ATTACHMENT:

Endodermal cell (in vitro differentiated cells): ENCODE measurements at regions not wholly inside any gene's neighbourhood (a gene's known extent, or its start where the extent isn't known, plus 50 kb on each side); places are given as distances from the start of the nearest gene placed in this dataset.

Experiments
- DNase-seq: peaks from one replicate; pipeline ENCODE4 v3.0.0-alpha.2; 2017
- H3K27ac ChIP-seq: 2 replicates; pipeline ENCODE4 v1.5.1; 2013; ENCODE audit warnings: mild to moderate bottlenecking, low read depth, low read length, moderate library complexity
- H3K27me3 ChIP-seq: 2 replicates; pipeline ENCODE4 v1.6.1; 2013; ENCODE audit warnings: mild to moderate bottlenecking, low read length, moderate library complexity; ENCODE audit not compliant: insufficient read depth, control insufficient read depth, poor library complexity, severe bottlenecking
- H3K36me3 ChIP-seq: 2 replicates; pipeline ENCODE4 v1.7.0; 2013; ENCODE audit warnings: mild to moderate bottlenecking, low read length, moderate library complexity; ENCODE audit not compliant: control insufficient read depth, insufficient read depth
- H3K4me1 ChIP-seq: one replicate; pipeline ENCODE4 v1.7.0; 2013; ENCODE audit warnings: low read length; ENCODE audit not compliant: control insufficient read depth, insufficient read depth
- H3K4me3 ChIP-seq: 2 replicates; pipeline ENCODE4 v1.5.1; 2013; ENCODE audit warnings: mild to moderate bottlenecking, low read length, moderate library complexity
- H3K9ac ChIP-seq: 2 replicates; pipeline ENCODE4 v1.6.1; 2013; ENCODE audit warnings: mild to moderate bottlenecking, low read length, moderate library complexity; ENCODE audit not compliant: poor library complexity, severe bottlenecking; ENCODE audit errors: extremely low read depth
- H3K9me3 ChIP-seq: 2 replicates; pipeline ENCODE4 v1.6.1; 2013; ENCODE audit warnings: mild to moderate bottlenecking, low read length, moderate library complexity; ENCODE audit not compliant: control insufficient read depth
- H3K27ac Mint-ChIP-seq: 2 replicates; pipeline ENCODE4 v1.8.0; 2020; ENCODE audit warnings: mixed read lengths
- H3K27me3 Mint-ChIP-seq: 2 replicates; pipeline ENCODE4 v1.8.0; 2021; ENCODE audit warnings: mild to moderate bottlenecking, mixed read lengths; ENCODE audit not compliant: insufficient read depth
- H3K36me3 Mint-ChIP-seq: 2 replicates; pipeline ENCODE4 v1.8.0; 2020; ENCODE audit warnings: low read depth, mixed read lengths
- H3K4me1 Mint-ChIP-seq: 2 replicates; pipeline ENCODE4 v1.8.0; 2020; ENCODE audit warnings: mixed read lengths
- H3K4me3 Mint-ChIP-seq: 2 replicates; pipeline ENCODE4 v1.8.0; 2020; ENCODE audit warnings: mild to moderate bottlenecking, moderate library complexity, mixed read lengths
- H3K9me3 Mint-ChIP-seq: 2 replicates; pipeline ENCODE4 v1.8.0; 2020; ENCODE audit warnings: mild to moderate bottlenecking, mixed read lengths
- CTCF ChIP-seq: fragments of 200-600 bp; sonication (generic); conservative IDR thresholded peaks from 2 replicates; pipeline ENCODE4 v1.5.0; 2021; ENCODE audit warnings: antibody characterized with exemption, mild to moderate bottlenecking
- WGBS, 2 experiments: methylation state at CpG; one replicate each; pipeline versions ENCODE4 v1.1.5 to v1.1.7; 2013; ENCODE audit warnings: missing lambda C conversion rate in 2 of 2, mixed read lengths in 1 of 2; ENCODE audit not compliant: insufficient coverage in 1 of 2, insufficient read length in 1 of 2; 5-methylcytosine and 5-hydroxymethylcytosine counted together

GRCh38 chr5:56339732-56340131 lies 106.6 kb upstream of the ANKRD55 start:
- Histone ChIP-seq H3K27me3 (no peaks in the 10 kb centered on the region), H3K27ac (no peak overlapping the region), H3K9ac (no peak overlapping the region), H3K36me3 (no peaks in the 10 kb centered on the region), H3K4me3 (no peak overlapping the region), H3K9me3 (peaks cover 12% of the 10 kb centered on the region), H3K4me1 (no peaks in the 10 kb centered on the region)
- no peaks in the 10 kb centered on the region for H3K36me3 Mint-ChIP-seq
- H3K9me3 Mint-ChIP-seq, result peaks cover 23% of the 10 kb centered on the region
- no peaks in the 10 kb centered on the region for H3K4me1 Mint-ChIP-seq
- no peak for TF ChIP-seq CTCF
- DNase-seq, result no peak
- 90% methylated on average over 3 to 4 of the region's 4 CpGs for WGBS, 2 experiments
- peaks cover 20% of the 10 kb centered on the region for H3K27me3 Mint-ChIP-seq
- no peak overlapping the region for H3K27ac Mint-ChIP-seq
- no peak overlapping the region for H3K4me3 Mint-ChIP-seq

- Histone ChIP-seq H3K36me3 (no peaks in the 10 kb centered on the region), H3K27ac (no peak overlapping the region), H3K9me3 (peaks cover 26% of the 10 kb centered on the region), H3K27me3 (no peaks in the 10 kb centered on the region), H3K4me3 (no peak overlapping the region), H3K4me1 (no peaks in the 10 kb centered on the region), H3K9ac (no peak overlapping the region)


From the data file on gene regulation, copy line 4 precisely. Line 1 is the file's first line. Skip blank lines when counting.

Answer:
- H3K27ac ChIP-seq: 2 replicates; pipeline ENCODE4 v1.5.1; 2013; ENCODE audit warnings: mild to moderate bottlenecking, low read depth, low read length, moderate library complexity